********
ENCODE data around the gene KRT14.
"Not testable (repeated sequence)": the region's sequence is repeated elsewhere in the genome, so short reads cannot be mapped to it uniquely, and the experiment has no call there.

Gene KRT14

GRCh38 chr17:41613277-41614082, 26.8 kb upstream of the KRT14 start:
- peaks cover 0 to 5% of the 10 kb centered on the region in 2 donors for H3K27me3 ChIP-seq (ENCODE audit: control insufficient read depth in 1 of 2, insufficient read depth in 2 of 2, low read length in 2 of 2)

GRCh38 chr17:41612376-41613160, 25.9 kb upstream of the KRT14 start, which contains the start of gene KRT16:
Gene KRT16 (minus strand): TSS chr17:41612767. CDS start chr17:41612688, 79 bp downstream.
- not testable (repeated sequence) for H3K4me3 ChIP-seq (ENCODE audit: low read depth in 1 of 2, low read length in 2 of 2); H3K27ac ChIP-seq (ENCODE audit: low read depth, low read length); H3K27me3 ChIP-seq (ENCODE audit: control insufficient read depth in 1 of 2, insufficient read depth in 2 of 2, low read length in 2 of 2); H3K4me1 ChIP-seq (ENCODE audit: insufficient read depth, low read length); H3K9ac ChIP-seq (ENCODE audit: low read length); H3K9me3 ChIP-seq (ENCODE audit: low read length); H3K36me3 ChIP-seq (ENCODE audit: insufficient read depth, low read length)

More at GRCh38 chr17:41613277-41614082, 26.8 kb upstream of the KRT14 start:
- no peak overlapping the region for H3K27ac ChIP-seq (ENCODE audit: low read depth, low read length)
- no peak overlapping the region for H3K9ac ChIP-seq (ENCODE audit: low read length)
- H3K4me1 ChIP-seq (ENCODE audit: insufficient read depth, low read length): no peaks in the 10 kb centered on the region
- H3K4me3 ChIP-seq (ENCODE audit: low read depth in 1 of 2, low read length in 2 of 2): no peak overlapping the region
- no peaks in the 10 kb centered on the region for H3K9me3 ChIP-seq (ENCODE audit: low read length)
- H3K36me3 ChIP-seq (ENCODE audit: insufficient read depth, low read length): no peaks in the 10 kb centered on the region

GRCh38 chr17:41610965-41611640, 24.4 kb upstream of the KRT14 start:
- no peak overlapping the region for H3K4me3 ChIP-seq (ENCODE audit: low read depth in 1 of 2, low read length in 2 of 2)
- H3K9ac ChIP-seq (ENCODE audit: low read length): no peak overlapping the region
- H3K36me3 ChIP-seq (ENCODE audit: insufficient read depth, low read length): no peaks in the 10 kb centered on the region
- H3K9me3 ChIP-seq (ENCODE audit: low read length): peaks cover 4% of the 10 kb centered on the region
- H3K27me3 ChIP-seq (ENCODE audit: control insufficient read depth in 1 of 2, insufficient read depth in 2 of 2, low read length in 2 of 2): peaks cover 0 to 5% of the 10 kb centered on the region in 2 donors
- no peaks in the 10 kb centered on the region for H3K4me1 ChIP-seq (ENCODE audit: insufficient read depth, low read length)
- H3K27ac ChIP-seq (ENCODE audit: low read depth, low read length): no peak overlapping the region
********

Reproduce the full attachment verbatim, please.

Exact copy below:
ENCODE data around the gene KRT14.
"Not testable (repeated sequence)": the region's sequence is repeated elsewhere in the genome, so short reads cannot be mapped to it uniquely, and the experiment has no call there.

Gene KRT14

GRCh38 chr17:41613277-41614082, 26.8 kb upstream of the KRT14 start:
- peaks cover 0 to 5% of the 10 kb centered on the region in 2 donors for H3K27me3 ChIP-seq (ENCODE audit: control insufficient read depth in 1 of 2, insufficient read depth in 2 of 2, low read length in 2 of 2)

GRCh38 chr17:41612376-41613160, 25.9 kb upstream of the KRT14 start, which contains the start of gene KRT16:
Gene KRT16 (minus strand): TSS chr17:41612767. CDS start chr17:41612688, 79 bp downstream.
- not testable (repeated sequence) for H3K4me3 ChIP-seq (ENCODE audit: low read depth in 1 of 2, low read length in 2 of 2); H3K27ac ChIP-seq (ENCODE audit: low read depth, low read length); H3K27me3 ChIP-seq (ENCODE audit: control insufficient read depth in 1 of 2, insufficient read depth in 2 of 2, low read length in 2 of 2); H3K4me1 ChIP-seq (ENCODE audit: insufficient read depth, low read length); H3K9ac ChIP-seq (ENCODE audit: low read length); H3K9me3 ChIP-seq (ENCODE audit: low read length); H3K36me3 ChIP-seq (ENCODE audit: insufficient read depth, low read length)

More at GRCh38 chr17:41613277-41614082, 26.8 kb upstream of the KRT14 start:
- no peak overlapping the region for H3K27ac ChIP-seq (ENCODE audit: low read depth, low read length)
- no peak overlapping the region for H3K9ac ChIP-seq (ENCODE audit: low read length)
- H3K4me1 ChIP-seq (ENCODE audit: insufficient read depth, low read length): no peaks in the 10 kb centered on the region
- H3K4me3 ChIP-seq (ENCODE audit: low read depth in 1 of 2, low read length in 2 of 2): no peak overlapping the region
- no peaks in the 10 kb centered on the region for H3K9me3 ChIP-seq (ENCODE audit: low read length)
- H3K36me3 ChIP-seq (ENCODE audit: insufficient read depth, low read length): no peaks in the 10 kb centered on the region

GRCh38 chr17:41610965-41611640, 24.4 kb upstream of the KRT14 start:
- no peak overlapping the region for H3K4me3 ChIP-seq (ENCODE audit: low read depth in 1 of 2, low read length in 2 of 2)
- H3K9ac ChIP-seq (ENCODE audit: low read length): no peak overlapping the region
- H3K36me3 ChIP-seq (ENCODE audit: insufficient read depth, low read length): no peaks in the 10 kb centered on the region
- H3K9me3 ChIP-seq (ENCODE audit: low read length): peaks cover 4% of the 10 kb centered on the region
- H3K27me3 ChIP-seq (ENCODE audit: control insufficient read depth in 1 of 2, insufficient read depth in 2 of 2, low read length in 2 of 2): peaks cover 0 to 5% of the 10 kb centered on the region in 2 donors
- no peaks in the 10 kb centered on the region for H3K4me1 ChIP-seq (ENCODE audit: insufficient read depth, low read length)
- H3K27ac ChIP-seq (ENCODE audit: low read depth, low read length): no peak overlapping the region